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For slaves requiring not so large a dower, nor so good and plentiful a maintenance as free women, a man might keep several of the former, as easily as one of the latter.

i. e. Try whether they be well-grounded in the principles of religion, and have sufficient prudence for the management of their affairs. Under this expression is also comprehended the duty of a curator's instructing his pupils in those respects. ▾ Or age of maturity, which is generally reckoned to be fifteen; a decision supported by a tradition of their prophet; though Abu Hanifah thinks eighteen the proper age.9

Beware of dissipating it by prodigality, or by hastening to entrust them with it, when they are too young."-Savary.

i. e. Because they will shortly be of age, to receive what belongs to them. That is, no more than what shall make sufficient recompense for the trouble of their education.1

b This law was given to abolish a custom of the pagan Arabs, who suffered not women or children to have any part of their husband's or father's inheritance; on pretence that they only should inherit who were able to go to war.1

viz. Either to comfort the children, or to assure the dying father they shall be justly dealt by.

This is the general rule to be followed in the distribution of the estate of the deceased, as may be observed in the following cases.

• Or if there be two and no more, they will have the same share.


Al Beidâwi. Idem. Idem. Vide Prelim. Disc. sect. vi.

one, she shall have the half. And the parents of the deceased shall have each of them a sixth part of what he shall leave, if he have a child; but if he have no child, and his parents be his heirs, then his mother shall have the third part. And if he have brethren, his mother shall have a sixth part, after the legacies which he shall bequeath, and his debts be paid. Ye know not whether your parents or your children be of greater use unto you. This is an ordinance from GOD, and GOD is knowing and wise. Moreover ye may claim half of what your wives shall leave, if they have no issue; but if they have issue, then ye shall have the fourth part of what they shall leave, after the legacies which they shall bequeath, and the debts be paid. They also shall have the fourth part of what ye shall leave, in case ye have no issue; but if ye have issue, then they shall have the eighth part of what ye shall leave, after the legacies which ye shall bequeath, and your debts be paid. And if a man or woman's substance be inherited by a distant relation, and he or she have a brother or sister; each of them two shall have a sixth part of the estate. But if there be more than this number, they shall be equal sharers in a third part, after payment of the legacies which shall be bequeathed, and the debts, without prejudice to the heirs. This is an ordinance from GOD: and GOD is knowing and gracious. These are the statutes of GOD. And whoso obeyeth GOD and his apostle, God shall lead him into gardens wherein rivers flow, they shall continue therein for ever; and this shall be great happiness. But whoso disobeyeth GOD and his apostle, and transgresseth his statutes, God shall cast him into hell fire; he shall remain therein for ever, and he shall suffer a shameful punishment. If any of your women be guilty of whoredom,1 produce four witnesses from among you against them, and if they bear witness against them, imprison them in separate apartments until death release them, or GOD affordeth them a way to escape. And if two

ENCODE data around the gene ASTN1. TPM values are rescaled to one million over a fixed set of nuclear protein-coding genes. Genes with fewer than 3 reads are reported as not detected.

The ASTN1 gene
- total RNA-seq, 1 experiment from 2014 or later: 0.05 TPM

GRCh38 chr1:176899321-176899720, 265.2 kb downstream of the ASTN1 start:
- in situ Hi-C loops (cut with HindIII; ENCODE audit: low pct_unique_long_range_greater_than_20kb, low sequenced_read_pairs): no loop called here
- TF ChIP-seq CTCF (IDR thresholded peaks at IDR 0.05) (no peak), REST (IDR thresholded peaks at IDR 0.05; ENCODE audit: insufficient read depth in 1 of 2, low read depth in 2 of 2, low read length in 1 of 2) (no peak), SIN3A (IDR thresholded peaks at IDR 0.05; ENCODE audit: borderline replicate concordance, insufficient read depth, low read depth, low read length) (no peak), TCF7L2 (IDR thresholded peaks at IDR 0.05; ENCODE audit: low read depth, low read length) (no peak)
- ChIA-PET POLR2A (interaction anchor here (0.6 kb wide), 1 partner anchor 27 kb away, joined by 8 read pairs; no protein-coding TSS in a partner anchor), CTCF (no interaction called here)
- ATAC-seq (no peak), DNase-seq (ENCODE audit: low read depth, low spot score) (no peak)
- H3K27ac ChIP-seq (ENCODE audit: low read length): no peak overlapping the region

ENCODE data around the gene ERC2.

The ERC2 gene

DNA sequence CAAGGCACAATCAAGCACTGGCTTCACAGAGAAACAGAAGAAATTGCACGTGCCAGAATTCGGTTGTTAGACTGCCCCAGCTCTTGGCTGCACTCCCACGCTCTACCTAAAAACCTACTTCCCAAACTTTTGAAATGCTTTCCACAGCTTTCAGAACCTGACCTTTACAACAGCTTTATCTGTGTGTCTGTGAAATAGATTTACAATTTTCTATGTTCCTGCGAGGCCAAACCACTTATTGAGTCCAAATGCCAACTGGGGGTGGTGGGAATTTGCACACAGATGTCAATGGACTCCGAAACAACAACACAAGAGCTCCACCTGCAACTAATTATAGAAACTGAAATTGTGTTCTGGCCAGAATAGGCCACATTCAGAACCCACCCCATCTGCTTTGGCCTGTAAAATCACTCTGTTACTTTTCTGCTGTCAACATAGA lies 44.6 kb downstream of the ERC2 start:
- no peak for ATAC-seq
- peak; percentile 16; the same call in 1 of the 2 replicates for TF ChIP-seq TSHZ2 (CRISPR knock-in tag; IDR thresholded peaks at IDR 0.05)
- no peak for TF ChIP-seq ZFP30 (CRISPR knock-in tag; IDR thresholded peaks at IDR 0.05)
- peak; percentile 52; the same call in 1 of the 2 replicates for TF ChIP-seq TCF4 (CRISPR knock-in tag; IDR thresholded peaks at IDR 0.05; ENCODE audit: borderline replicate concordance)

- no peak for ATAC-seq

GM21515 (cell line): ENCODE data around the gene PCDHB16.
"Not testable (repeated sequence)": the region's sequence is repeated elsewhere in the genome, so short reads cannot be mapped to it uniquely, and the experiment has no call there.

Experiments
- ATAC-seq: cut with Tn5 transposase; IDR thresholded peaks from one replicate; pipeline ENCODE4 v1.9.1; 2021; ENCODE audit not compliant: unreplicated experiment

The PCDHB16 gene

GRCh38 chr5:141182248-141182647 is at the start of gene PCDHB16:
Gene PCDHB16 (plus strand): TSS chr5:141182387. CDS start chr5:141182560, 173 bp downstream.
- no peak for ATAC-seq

And the remaining third part, or the remaining moiety of the estate, which is not here expressly disposed of, if the deceased leaves behind him no son, nor a father, goes to the public treasury. It must be observed, that Mr. Selden is certainly mistaken, when, in explaining this passage of the Korân, he says, that where there is a son and an only daughter, each of them will have a moiety: for the daughter can have a moiety but in one case only, that is, where there is no son; for if there be a son, she can have but a third, according to the above-mentioned rule.

And his father consequently the other two-thirds.5

By legacies in this and the following passages are chiefly meant those bequeathed to pious uses; for the Mohammedans approve not of a person's giving away his substance from his family and near relations on any other account.

For this may happen by contract, or on some other special occasion.